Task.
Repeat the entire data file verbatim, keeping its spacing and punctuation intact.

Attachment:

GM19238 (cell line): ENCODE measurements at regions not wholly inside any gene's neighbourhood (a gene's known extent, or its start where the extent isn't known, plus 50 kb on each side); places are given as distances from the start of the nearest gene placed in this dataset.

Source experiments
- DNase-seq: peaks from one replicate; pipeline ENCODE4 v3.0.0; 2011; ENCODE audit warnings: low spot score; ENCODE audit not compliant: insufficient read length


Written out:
GM19238 (cell line): ENCODE measurements at regions not wholly inside any gene's neighbourhood (a gene's known extent, or its start where the extent isn't known, plus 50 kb on each side); places are given as distances from the start of the nearest gene placed in this dataset.

Source experiments
- DNase-seq: peaks from one replicate; pipeline ENCODE4 v3.0.0; 2011; ENCODE audit warnings: low spot score; ENCODE audit not compliant: insufficient read length